One aspect of Hounslow’s Greener, Cleaner Borough project is to create wildflower areas. Among the first to be chosen for this is the open land opposite Ivybridge shopping parade at the Crane Avenue junction where preparation work and seeding took place in December.  At the same location the area around the former air-raid shelters is intended to become a “poppy patch” and will be sown in Spring by local residents under the auspices of Friends of Northcote Avenue Nature Reserve.

 

On TIS’s suggested Twickenham Road sites the strip of grassed area outside Ridgemead House near Busch Corner has been chosen, dug over and seeded with wildflowers.  More seeding may take place in the Spring and further suggested locations for greening this road, currently shelved, may be re-considered after results of initial planting are analysed. In addition, TIS is in discussion with the Council and Hounslow Highways to seek improvements to the landscaping surrounding the Clock Tower War Memorial as well as the memorial itself which is in need of some light touch renovation, the last comprehensive works having taken place around 2002.  This is made especially important in light of the 100th anniversary of erection of the memorial falling in 2022 intended to be a cause for commemoration.  Another “greening” proposal is the location of unmarked graves to the rear of Park Road cemetery along the boundary wall which would benefit from consideration for swathes of wildflowers.

 

Returning to the subject of the cemetery, for those interested in statistics, a Burial Board was set up 1877 to consider purchase of a new site, necessitated by All Saints’ Churchyard rapidly becoming full.  Over 6 acres of land in Park Road was duly purchased from the Duke of Northumberland for £4,769.  Building work cost £5,870 consisting of two chapels, one Anglican, one non-conformist, the Superintendent’s Lodge, mortuary, boundary walls, railings and gates. The site provided 434 spaces, enabling 150 burials a year.  Purchase price for graves in the 1880s ranged according to their position from £2.13s. for a front row location to £1.12s.  

 

There are some 58 of the well-known style war headstones, 30 from the First World War the remainder the Second, as well as many whose names recorded were once familiar, John Weathers the Nurseryman who laid out and planted the grounds; Mr Mayger an Undertaker who must have visited professionally on numerous occasions; Father Eric Green, the Catholic Priest whose memorial by his own wish includes “also commemorates all Catholics buried in this cemetery”.  Alice Ayres, ex-Green School pupil and Victorian heroine who died after saving children’s lives in a house fire. Andrew Pears of Pears Soap fame, his son Thomas who died when the Titanic sank although not buried here is commemorated.  A perhaps unusual headstone is of John Galloway who died 1907 aged 84 stating it was erected by Andrew Pears “in recognition of his old friend’s 63 devoted years’ service to the employ of A&F Pears”.      On a completely different historical tack, an ITV programme Windows of the Soul was filmed here during 2006, it started at Wandsworth Prison and finished at this cemetery’s mortuary.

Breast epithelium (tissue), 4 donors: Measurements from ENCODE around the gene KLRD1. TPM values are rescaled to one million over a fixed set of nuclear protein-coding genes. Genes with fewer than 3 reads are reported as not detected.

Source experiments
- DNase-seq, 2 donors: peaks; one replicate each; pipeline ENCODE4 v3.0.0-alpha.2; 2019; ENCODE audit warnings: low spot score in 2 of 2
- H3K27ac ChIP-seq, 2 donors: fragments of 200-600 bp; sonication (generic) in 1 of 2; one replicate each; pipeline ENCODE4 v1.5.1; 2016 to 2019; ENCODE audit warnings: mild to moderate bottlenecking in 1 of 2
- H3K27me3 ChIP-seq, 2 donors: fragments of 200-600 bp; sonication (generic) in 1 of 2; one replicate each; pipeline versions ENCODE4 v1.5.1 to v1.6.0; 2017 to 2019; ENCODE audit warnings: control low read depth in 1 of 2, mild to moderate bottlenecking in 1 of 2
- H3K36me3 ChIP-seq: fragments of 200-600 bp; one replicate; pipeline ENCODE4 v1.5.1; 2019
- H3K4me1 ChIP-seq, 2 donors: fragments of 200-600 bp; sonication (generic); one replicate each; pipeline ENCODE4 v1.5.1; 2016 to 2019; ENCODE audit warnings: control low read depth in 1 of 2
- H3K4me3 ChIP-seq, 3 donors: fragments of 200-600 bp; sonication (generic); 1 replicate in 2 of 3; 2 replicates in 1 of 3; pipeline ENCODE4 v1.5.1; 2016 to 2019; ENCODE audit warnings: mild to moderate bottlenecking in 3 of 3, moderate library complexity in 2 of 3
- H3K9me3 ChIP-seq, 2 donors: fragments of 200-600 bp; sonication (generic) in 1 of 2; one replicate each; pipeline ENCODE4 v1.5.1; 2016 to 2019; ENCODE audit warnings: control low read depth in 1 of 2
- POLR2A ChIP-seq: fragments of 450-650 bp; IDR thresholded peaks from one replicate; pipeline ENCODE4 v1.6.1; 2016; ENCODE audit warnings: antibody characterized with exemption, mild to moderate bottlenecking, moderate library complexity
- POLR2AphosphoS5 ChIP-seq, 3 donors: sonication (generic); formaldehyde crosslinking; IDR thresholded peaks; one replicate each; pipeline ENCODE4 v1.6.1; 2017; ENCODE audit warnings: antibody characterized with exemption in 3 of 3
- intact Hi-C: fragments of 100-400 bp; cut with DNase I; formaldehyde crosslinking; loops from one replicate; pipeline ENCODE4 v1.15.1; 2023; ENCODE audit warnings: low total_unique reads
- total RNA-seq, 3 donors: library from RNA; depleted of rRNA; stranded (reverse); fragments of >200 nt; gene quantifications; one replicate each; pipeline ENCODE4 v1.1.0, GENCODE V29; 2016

On a day in July loud explosions were widely heard emanating it was thought from Redlees Park.  Now the tale is told that the Bomb Squad arrived there at that time with out of date chemicals from Gumley Academy.  A hole was dug into which these were placed to enable them to be exploded and made safe.   Perhaps better news for Redlees is that Greenspace 360 have tracked down someone who has re-commenced maintaining the vineyard; contact has also been made with Green Gym TCV whose volunteers meet in the park one day a week with a view to making some more permanent arrangement for tending the vines.  Meantime the decaying knee high railings have been removed from the shrubbery around the tennis courts and all six benches funded by CIL monies that TIS obtained are now in situ.  Some of these funds remain. It has been suggested these may be put towards long overdue improvements to the main Worple Road entrance where bollards delineating separation of a path for pedestrians from that for cars have been installed. The car park is now pay and display with a new surround of pebbles which are being scattered far and wide.  A pilot for new signage, eventually to be used Boroughwide, went in during December about which some reservations have been expressed as to their suitability, one of which is the small section intended for relevant public notices containing numerous holes which apparently facilitate attaching free flowing leaflets by use of string!

 

On the subject of parks, those familiar with the disused field of some 110 acres known as Rectory Farm, bordered by The Parkway and Bath Road, Hounslow, may like to be aware that at long last work has begun on detailed ground investigation and survey works.  This is preparatory to a two-year programme of analysis and profiling work leading to appointment by the owner of the land, Formal Investments, of a main contractor. The ultimate objective is to create the largest new park for more than 100 years in West London while forming sunken warehousing and extracting minerals which it is said will attract c2,500 new jobs.  The plan is to phase work by identifying the first areas that can be landscaped and opened to the public.